Stages of Healthy Gay Relationships
Intro To Domestic Violence
Introduction to Gay Male Domestic Violence
Treatment Of Domestic Violence
Treatment Of Domestic Violence
Domestic Violence in Gay Couples
History of Abuse
Mental illness has been generally linked to domestic violence, but there is no "Abusive Personality Disorder" because the types of mental illness seen with domestic abuse are varied, and not all people with the same diagnosis abuse. Some have tied personality "issues" such as fears of abandonment, extreme jealousy, and impulse control problems to domestic violence, while others have focused on diagnosable disorders such as Borderline Personality Disorder, a Depressive Disorder, and even Post-Traumatic Stress Disorder (Riggs et al, 2000). Disorders that have received considerable attention include substance abuse and dependence.
Leonard (1985) found that 44% of alcohol men presenting for treatment had been violent with their spouses, compared to a similar estimate in a control sample of non-alcoholic men of 15%. Murphy and O'Farrell (1994) found higher numbers in their samples, with 66% of alcoholics reporting relationship violence compared to 20% of a control sample. Some studies have found that 25% of the specific incidents of abuse are tied to alcohol consumption (Kantor and Straus, 1987). Others have obtained higher estimates of an association between alcohol use and a specific incident of violence (46%), but similar estimates (23%) for intoxication and a specific incident of violence (Pernanen, 1991).
Farley (1996) found that 47% of gay male abusers reported alcoholism in their family of origin. Further, 40% admitted to substance abuse themselves, and of the non-users, 73% of male abusers admitted to other additions and compulsions. This is consistent with other estimates (see for example Cruz and Peralta, 2001), but contrasts greatly with prevalence estimates from Narrow and colleagues (2002) indicating that 11.5% of adults have some problems with alcohol, while 7.6% would meet criteria for an alcohol abuse or dependence disorder.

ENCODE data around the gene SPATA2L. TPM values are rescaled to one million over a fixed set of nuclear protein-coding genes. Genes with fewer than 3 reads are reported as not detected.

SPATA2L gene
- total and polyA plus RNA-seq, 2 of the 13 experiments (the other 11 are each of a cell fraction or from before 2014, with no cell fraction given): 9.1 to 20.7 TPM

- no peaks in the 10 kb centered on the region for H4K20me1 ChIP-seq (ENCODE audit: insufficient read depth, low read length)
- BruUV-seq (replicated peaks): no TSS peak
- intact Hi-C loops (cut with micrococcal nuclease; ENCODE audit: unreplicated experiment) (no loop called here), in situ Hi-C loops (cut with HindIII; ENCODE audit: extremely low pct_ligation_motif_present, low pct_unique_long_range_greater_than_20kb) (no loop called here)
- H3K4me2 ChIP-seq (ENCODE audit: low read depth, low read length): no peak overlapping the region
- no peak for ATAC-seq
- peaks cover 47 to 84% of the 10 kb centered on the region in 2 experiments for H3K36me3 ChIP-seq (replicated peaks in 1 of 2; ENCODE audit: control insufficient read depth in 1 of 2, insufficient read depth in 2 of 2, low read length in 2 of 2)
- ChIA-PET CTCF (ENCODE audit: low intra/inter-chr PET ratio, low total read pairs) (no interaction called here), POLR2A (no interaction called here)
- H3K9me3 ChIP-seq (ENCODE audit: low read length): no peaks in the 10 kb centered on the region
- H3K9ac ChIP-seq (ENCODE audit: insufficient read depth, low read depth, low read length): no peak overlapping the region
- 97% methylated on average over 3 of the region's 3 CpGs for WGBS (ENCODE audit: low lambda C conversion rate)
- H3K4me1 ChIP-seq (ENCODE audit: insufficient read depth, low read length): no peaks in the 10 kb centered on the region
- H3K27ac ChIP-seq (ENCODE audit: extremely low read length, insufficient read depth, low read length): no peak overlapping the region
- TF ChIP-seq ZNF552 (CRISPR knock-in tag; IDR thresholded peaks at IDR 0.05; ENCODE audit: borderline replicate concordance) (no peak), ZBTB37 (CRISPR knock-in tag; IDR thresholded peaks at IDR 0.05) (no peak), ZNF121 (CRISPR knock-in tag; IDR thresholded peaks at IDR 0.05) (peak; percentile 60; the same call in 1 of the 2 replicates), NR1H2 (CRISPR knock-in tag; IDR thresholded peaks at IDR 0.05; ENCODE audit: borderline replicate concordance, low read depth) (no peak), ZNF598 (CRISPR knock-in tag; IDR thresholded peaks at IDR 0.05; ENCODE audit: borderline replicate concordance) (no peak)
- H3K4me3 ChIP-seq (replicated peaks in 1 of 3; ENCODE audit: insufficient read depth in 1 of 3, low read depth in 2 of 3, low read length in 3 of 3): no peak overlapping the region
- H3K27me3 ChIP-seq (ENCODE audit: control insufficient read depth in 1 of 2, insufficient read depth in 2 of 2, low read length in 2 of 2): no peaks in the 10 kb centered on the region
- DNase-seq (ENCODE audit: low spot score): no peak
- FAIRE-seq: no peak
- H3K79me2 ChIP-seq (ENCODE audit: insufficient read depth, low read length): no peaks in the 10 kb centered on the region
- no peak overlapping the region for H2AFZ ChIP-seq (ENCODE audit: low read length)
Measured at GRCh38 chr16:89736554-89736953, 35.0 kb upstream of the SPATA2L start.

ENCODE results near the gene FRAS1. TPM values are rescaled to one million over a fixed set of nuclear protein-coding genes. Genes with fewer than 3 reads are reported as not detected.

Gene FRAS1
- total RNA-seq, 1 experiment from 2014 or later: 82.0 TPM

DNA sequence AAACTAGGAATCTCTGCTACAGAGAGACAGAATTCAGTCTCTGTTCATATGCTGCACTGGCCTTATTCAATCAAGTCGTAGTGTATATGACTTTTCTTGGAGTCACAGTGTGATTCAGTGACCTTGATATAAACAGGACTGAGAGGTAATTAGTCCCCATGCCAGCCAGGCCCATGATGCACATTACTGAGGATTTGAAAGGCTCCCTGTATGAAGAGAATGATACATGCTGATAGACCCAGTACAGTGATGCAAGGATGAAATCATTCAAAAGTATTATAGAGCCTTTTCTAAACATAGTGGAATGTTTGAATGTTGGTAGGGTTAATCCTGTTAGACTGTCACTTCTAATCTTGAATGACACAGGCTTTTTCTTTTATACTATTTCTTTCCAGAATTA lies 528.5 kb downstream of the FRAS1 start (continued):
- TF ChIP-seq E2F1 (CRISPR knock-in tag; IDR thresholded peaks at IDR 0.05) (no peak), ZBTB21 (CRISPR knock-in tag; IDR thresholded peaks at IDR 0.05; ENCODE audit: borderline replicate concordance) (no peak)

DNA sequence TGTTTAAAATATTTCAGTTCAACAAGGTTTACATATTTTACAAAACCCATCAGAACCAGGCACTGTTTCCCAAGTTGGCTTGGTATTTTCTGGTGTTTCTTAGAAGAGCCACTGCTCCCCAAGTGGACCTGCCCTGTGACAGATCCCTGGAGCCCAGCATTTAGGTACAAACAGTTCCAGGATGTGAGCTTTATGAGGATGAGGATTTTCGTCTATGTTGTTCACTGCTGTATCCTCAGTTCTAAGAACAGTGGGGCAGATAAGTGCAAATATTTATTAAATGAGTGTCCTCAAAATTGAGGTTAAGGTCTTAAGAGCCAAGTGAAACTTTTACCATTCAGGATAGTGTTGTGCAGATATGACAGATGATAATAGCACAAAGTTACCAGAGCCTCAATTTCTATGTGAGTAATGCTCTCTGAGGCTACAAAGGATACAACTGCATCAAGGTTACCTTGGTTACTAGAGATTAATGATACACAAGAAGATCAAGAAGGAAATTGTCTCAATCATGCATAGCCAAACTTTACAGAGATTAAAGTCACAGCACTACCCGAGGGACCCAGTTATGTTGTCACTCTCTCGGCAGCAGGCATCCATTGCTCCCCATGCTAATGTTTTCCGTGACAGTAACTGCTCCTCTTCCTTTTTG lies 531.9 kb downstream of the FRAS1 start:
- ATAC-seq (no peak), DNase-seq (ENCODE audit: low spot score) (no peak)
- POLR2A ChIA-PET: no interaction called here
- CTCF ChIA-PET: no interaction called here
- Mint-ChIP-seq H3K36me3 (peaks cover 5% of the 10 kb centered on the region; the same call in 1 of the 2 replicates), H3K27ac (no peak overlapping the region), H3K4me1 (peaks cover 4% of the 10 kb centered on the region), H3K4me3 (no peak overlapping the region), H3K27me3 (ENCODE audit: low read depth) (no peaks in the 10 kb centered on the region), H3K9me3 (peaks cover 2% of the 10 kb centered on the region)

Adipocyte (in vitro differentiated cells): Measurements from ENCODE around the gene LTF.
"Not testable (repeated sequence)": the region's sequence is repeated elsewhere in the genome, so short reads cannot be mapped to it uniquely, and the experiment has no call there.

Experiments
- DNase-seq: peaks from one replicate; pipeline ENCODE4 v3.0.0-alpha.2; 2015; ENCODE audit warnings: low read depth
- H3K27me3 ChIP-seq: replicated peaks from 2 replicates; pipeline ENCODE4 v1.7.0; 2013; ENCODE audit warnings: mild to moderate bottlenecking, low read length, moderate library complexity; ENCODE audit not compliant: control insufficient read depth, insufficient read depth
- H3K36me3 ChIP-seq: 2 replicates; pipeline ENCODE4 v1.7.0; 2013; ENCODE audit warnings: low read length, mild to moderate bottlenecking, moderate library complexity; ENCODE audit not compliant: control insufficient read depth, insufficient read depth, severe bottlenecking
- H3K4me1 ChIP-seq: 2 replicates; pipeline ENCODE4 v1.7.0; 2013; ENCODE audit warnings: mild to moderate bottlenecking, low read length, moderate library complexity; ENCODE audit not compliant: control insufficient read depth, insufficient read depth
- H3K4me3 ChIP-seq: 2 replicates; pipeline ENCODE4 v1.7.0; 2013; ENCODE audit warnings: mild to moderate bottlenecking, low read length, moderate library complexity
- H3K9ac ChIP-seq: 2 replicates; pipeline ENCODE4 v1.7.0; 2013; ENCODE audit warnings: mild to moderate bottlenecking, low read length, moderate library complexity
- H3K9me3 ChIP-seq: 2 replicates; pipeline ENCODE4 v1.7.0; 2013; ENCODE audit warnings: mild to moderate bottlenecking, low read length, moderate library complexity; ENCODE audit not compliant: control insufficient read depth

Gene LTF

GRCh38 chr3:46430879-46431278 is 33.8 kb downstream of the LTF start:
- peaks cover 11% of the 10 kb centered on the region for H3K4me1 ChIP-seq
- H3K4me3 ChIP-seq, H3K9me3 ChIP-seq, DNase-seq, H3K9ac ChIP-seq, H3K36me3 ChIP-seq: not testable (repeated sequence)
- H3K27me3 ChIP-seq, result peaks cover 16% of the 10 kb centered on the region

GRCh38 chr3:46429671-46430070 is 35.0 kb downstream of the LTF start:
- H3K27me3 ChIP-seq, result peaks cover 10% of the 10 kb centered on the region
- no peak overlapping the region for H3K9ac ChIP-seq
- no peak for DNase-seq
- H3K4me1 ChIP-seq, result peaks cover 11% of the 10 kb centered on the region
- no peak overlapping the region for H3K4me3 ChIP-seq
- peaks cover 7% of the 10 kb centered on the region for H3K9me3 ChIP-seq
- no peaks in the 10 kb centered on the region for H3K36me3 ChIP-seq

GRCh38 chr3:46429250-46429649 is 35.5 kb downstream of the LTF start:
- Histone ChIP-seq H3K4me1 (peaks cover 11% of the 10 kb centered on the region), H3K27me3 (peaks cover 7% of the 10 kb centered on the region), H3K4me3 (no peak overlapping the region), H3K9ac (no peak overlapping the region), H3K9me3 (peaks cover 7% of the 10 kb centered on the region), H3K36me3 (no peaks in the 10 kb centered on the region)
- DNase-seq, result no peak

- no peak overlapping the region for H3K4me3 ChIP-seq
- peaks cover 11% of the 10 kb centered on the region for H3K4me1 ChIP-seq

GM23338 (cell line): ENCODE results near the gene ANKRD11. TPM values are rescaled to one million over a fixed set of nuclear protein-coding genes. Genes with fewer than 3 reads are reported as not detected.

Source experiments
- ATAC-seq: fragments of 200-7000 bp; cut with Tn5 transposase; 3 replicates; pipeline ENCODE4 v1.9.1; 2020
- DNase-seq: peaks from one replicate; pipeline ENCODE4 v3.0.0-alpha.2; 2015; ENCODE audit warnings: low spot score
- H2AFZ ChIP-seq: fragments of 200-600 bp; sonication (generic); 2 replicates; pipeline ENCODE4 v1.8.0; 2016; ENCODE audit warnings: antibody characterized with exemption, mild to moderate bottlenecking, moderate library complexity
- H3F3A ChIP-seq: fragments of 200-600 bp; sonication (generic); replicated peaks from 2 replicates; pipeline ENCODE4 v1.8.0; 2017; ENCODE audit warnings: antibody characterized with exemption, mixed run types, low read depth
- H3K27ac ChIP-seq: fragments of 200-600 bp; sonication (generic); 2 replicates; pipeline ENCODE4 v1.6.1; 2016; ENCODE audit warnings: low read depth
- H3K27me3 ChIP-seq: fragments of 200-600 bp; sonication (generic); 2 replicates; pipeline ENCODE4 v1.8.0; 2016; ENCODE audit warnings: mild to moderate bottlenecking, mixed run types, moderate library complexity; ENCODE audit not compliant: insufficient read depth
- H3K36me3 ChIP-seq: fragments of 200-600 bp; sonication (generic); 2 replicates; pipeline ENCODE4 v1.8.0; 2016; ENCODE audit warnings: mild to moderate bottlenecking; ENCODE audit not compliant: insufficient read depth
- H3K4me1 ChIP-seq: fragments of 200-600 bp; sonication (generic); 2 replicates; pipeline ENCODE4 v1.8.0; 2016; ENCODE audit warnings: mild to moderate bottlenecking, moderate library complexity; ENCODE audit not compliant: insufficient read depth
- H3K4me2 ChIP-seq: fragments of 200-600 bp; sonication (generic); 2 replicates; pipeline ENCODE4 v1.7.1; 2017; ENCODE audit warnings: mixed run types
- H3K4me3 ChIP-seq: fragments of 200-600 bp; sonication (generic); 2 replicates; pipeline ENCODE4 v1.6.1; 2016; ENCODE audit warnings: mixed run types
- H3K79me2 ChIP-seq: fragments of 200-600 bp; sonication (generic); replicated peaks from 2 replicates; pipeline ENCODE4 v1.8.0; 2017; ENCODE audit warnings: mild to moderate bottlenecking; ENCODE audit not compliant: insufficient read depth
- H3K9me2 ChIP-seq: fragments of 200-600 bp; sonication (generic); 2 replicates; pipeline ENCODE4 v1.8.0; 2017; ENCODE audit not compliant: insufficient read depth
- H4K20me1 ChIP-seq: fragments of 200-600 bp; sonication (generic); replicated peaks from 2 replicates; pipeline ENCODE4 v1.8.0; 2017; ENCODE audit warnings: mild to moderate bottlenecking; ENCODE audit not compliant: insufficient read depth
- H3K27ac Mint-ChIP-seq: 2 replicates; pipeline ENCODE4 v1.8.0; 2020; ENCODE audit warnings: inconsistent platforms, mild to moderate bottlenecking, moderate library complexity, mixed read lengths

Some early studies (Shaefer et al, 1987) reported that gays were at three times the risk of straights for developing alcoholism. Again, some might argue that being gay causes alcoholism, for example, drawing on the stereotype that there is a reliance on gay bars as the main area for gay socialization. However, studies have not supported this (e.g. Kus, 1989); heavy drinkers tend to drink heavily in bars, as well as at home, and most people in bars do not drink to alcoholic levels.
Another possibility is that alcoholism stems from internalized homophobia and a negative gay identity (Kus, 1989). Alcohol and other drugs also function as disinhibitors, allowing one to act on urges and impulses that otherwise would be repressed by negative social messages, and ignore shaming self-statements taught to them for a while. They could help men who are uncomfortable with their identity to have intimate relationships, and attribute any negative reaction from others to "being drunk" or "out of control just that once." For men who do not need to deny their sexual orientation, given the absence of exposure to socially presented models of male intimacy, alcohol and drug use may still be the only way they learned to engage with other males, overcome shame and self-doubt, and feel connected and desired (Guss, 2000).
Substance use has also been studied in victims of abuse, some of who explain that substances became a way to cope with the abuse. For some, substance abuse became a problem after the abuse began; for others, substance use was a problem before the abuse began, and the violence led to relapse (Cruz and Peralta, 2001).
Thus, in so far as substance use is linked to domestic violence (see for example, Schilt et al., 1990), negative social messages and shame placed on gays and lesbians by churches, politicians, teachers, and other public figures could lead to greater use of alcohol and other substances in some gay men. This, in turn, could lead to greater levels of domestic violence due to the loss of inhibition and good judgment, as well as the lack of adaptive coping skills associated with substance use.
Of note, some argue that there is a neurological underpinning to abusive and violent people. In other words, brain abnormalities, problems in frontal lobe functioning, head trauma... could all lead an abuser to become more prone to violent behavior. While this is undoubtedly a useful area to explore, biophysiological and neurological explanations are beyond the scope of this paper.